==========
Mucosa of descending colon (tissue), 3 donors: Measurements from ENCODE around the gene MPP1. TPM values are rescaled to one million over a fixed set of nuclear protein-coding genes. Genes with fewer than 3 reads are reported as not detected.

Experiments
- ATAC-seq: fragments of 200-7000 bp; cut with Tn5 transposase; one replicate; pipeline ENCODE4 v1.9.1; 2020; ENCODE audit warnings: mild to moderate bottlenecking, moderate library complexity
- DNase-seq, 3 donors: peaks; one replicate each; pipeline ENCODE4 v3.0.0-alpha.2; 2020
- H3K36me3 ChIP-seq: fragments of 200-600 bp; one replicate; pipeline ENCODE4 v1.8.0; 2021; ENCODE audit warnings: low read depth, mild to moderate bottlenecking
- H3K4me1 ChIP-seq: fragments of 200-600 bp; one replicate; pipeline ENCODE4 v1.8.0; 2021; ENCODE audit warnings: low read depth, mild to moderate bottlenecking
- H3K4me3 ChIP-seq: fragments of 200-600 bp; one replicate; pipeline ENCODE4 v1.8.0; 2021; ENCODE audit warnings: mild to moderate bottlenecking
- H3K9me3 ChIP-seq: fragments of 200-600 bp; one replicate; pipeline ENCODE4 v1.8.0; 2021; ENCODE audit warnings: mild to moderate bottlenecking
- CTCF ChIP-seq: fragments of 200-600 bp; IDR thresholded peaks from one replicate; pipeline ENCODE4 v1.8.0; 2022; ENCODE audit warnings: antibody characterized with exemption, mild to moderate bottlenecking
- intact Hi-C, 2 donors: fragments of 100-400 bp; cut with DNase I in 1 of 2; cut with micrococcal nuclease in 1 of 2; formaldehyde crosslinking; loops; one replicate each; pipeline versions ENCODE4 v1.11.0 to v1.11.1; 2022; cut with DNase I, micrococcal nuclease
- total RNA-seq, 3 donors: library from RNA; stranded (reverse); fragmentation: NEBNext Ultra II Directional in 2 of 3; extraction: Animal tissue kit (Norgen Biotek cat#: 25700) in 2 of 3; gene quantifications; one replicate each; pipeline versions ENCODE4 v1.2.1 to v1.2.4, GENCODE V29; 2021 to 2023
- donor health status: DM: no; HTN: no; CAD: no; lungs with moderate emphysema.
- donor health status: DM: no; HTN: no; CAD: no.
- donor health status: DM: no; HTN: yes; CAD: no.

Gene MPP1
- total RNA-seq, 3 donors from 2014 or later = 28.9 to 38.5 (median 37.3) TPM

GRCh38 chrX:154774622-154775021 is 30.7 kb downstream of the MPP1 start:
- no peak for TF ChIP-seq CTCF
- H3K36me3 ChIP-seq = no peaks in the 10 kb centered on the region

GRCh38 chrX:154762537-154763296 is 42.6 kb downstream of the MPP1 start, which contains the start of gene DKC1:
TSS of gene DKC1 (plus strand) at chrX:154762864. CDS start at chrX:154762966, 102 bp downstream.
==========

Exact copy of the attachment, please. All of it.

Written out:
Mucosa of descending colon (tissue), 3 donors: Measurements from ENCODE around the gene MPP1. TPM values are rescaled to one million over a fixed set of nuclear protein-coding genes. Genes with fewer than 3 reads are reported as not detected.

Experiments
- ATAC-seq: fragments of 200-7000 bp; cut with Tn5 transposase; one replicate; pipeline ENCODE4 v1.9.1; 2020; ENCODE audit warnings: mild to moderate bottlenecking, moderate library complexity
- DNase-seq, 3 donors: peaks; one replicate each; pipeline ENCODE4 v3.0.0-alpha.2; 2020
- H3K36me3 ChIP-seq: fragments of 200-600 bp; one replicate; pipeline ENCODE4 v1.8.0; 2021; ENCODE audit warnings: low read depth, mild to moderate bottlenecking
- H3K4me1 ChIP-seq: fragments of 200-600 bp; one replicate; pipeline ENCODE4 v1.8.0; 2021; ENCODE audit warnings: low read depth, mild to moderate bottlenecking
- H3K4me3 ChIP-seq: fragments of 200-600 bp; one replicate; pipeline ENCODE4 v1.8.0; 2021; ENCODE audit warnings: mild to moderate bottlenecking
- H3K9me3 ChIP-seq: fragments of 200-600 bp; one replicate; pipeline ENCODE4 v1.8.0; 2021; ENCODE audit warnings: mild to moderate bottlenecking
- CTCF ChIP-seq: fragments of 200-600 bp; IDR thresholded peaks from one replicate; pipeline ENCODE4 v1.8.0; 2022; ENCODE audit warnings: antibody characterized with exemption, mild to moderate bottlenecking
- intact Hi-C, 2 donors: fragments of 100-400 bp; cut with DNase I in 1 of 2; cut with micrococcal nuclease in 1 of 2; formaldehyde crosslinking; loops; one replicate each; pipeline versions ENCODE4 v1.11.0 to v1.11.1; 2022; cut with DNase I, micrococcal nuclease
- total RNA-seq, 3 donors: library from RNA; stranded (reverse); fragmentation: NEBNext Ultra II Directional in 2 of 3; extraction: Animal tissue kit (Norgen Biotek cat#: 25700) in 2 of 3; gene quantifications; one replicate each; pipeline versions ENCODE4 v1.2.1 to v1.2.4, GENCODE V29; 2021 to 2023
- donor health status: DM: no; HTN: no; CAD: no; lungs with moderate emphysema.
- donor health status: DM: no; HTN: no; CAD: no.
- donor health status: DM: no; HTN: yes; CAD: no.

Gene MPP1
- total RNA-seq, 3 donors from 2014 or later = 28.9 to 38.5 (median 37.3) TPM

GRCh38 chrX:154774622-154775021 is 30.7 kb downstream of the MPP1 start:
- no peak for TF ChIP-seq CTCF
- H3K36me3 ChIP-seq = no peaks in the 10 kb centered on the region

GRCh38 chrX:154762537-154763296 is 42.6 kb downstream of the MPP1 start, which contains the start of gene DKC1:
TSS of gene DKC1 (plus strand) at chrX:154762864. CDS start at chrX:154762966, 102 bp downstream.